The required innovations in transitioning to a circular economy go beyond new and more efficient technologies; practices need to radically change as well. Examples of new practices include:

  • Extending the producer responsibility to the entire life-cycle of a product, including its recycling: if properly set up, this so called ‘Extended Producer Responsibility’ creates strong incentives for more eco-responsible design;
  • Selling services rather than products, thereby creating incentives for long-lasting products and refurbishing; and
  • Develop the sharing economy in order to get more service from fewer products.

Opportunities clearly lie ahead but radical change needed in the way corporates do business and also in the way consumers consume

Clearly opportunities lie ahead for China to move circular and take the lead in such innovations. But can the circular economy solve China’s pollution and resources depletion? Is it the long sought-after solution to reconcile the economy & the environment?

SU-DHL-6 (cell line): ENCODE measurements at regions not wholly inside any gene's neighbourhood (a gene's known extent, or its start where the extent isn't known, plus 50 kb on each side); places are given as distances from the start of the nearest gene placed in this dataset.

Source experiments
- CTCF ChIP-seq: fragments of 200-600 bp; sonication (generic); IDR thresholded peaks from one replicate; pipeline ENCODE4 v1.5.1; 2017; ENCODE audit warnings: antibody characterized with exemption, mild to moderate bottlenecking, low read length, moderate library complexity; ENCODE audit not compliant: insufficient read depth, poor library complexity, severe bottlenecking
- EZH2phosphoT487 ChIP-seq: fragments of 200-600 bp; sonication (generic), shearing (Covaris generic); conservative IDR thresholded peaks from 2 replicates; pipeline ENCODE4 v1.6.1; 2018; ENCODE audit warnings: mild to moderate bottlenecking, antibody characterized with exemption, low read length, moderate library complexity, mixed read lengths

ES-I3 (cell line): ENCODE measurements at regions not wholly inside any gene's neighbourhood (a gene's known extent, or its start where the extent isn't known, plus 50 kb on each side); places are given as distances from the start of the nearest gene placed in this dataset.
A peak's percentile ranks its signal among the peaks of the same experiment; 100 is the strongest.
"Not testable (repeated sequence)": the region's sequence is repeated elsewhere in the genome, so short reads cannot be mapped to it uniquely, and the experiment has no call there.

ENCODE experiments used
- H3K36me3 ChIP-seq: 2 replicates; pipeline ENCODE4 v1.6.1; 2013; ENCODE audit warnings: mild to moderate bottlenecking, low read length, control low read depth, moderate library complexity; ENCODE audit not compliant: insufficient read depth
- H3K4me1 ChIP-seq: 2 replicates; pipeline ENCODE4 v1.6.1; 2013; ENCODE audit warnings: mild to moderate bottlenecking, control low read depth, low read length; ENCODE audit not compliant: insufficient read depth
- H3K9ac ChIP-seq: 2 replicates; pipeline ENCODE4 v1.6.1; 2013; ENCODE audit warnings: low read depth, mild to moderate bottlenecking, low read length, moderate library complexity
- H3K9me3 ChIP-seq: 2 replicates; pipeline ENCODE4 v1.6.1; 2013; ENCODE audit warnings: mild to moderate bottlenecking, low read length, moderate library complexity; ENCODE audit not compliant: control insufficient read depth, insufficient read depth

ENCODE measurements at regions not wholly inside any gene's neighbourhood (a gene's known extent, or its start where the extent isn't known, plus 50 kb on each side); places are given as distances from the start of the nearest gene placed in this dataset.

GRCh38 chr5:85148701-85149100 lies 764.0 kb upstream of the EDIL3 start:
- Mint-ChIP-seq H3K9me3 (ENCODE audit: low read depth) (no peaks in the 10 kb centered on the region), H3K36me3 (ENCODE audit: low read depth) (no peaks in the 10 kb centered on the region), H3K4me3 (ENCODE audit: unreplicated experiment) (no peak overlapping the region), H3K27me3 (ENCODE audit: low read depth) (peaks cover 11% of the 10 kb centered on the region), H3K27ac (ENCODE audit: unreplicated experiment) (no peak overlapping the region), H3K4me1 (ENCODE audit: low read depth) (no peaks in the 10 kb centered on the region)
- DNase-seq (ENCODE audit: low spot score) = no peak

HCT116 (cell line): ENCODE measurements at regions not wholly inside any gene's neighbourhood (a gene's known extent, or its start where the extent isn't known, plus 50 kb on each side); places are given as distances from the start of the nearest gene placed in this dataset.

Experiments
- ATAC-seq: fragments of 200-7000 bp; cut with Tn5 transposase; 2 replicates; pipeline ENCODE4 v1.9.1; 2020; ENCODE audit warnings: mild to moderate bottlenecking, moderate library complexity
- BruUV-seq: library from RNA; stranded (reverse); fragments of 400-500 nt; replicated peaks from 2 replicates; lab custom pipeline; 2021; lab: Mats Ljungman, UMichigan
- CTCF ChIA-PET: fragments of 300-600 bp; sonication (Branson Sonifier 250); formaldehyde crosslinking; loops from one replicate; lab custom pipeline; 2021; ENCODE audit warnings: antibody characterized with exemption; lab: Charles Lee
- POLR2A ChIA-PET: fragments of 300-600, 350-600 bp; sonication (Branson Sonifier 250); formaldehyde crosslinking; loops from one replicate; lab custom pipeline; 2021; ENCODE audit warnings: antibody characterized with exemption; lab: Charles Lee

For this to be true, circular transition needs to be more than a catchy slogan; it needs to go beyond mere process efficiency improvements. Real breakthroughs are required – not just in the way corporates do business but also in the way consumers consume. We all play a part; our attitude towards consumption also needs to go circular. Thanks to Redress’ work, this could start by the way we dress ourselves.

Disclosure: Prior to joining China Water Risk, Hubert Thieriot collaborated with the International Institute for Sustainable Development (IISD). He is the leading author of the aforementioned IISD report: Development of Eco-Efficient Industrial Parks in China: A review, 2015.

1 CWR estimations, considering only secondary industry and excluding construction

Further Reading

  • Made in China 2025: Are You On The List? – How does the new Made in China 2025 Action Plan fit with other ‘Future China’ plans? Are the ten industries in Made in China 2025 the same as the Circular Economy Ten? Find out why which list matters
  • 8 Game-Changing Policy Paths – There has been a fundamental shift in planning China’s future growth with changes in regulatory landscape due to multiple polices set & changes in law. Many come into full effect in 2015. Get on top of these
  • China’s Pursuit of Energy Savings – Our report “Towards A Water & Energy Secure China” shows that billions of cubic metres of water can be saved via energy savings. See why China has no choice but to pursue this strategy
  • Water Ten: Comply Or Else – China’s new Water Ten Plan sets tough action on pollution prevention & control. While this is good for the water sector, less obvious is who or which sectors will be impacted. China Water Risk’s Tan on why China is serious about its fast & furious pollution reforms to propel China to a new norm